Universal and equal voter participation is of concern during the COVID-19 era with special focus on persons already infected with coronavirus, vulnerable populations such as the elderly, and diaspora voters. For example, South Korea which chose to proceed with its 15 April 2020 elections had to close down 40 polling stations that were located abroad given the social distancing measures implemented in the oversees destinations, effectively excluding the vote of approximately 53.2% of eligible diaspora voters. For persons who had tested positive for the virus, special early voting procedures were implemented, and those in self quarantine were allowed to vote after the official closing time of the voting stations.

Closer to home, Guinea chose to proceed with the conduct of a constitutional referendum vote as well as its National Assembly election scheduled for 22 March 2020. This culminated in a 91.5% vote in favour of the new constitution as well as a victory for the ruling party Rassemblement du Peuple de Guinée (RPG) which won the majority of the seats. The election was preceded and followed by violence particularly in opposition strongholds who opposed the election claiming it was a ploy by the 82-year old president to secure a third term in office. While the credibility of the election was already in doubt, a concern that had been raised by the African Union (AU) and Economic Community of West African States (ECOWAS) which had both previously withdrawn their observer missions as a result, the imprudence of moving on with the vote was further compounded by the fact that many local and international observers were unable to attend and independently verify the credibility of the elections in the wake of the coronavirus. Nevertheless, Guinea registered a voter turnout of  61% which is noteworthy under the ensuing circumstances. However, the post-election unrest in Guinea is far from ideal in this scenario given that as of 20 April 2020, the country had registered 579 cases, 87 recoveries and 5 deaths of the coronavirus as compared to 22 March 2020 when it only had two cases and zero deaths.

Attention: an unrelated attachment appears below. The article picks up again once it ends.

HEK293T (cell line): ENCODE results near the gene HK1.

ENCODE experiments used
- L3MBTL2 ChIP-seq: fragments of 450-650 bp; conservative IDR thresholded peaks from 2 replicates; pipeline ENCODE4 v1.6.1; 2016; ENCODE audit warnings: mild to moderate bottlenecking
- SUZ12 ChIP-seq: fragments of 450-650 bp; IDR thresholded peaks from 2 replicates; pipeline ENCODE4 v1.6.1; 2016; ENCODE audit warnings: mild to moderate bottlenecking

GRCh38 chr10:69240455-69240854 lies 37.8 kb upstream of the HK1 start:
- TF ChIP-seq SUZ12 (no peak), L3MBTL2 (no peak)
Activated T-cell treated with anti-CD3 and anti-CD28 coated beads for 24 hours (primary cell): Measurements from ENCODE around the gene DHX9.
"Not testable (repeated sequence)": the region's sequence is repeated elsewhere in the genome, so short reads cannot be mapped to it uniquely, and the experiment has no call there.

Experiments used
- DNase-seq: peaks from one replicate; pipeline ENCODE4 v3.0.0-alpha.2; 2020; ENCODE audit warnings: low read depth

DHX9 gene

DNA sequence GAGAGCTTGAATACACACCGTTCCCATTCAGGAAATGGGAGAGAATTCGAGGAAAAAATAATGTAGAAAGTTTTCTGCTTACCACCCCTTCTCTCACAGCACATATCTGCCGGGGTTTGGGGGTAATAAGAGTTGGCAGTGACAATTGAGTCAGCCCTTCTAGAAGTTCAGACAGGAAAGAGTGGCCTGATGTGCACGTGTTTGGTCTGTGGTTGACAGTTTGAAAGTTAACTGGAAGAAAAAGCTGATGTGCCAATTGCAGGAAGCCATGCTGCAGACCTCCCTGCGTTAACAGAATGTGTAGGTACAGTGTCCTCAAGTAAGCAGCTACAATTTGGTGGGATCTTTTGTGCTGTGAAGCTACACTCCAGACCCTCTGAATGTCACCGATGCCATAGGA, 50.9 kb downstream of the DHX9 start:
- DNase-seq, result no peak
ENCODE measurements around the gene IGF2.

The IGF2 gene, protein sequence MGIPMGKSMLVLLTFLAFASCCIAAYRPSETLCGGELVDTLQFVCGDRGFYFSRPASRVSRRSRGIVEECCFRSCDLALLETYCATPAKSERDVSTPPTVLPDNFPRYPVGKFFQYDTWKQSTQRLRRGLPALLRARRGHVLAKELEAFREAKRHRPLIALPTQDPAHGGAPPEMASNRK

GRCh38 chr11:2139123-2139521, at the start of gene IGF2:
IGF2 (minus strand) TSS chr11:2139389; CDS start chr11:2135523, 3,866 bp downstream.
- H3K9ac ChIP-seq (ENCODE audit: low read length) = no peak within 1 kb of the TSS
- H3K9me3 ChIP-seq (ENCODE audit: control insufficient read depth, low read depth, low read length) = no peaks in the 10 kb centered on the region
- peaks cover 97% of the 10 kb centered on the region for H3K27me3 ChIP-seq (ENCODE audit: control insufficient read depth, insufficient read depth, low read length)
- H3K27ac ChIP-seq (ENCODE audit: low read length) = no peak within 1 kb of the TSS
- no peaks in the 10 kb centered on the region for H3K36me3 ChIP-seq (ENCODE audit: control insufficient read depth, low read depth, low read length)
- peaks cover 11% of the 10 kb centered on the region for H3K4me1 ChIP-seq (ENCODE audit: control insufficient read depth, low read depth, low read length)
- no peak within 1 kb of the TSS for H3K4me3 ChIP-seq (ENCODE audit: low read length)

Similarly, on 29 March 2020, Mali proceeded with its first-round legislative elections, that had been postponed in 2018 and 2019, amid health and security concerns stemming from COVID-19 and terrorist attacks. Understandably, Malians were apprehensive about their safety given that the first death had been recorded just a day before the polls. Unlike Guinea, Mali recorded a low voter turnout of approximately 35.6% nationwide and 12% in Bamako, its capital city. The provision of Personal Protective Equipment (PPE) such as masks, and hand washing stations were seen as insufficient measures to curb fears of the spread of the coronavirus. This is further complicated by the fact that the country has a poor health delivery system and large sections of the country are not under the control of government but terrorists. The second round of elections scheduled for 19 April 2020 proceeded despite of the continuing security and health threats. Given the ramifications of COVID-19, such decisions to proceed with elections in the absence of effective risk mitigating measures come with unnecessary risks to the safety of the electorate as well as poll officers.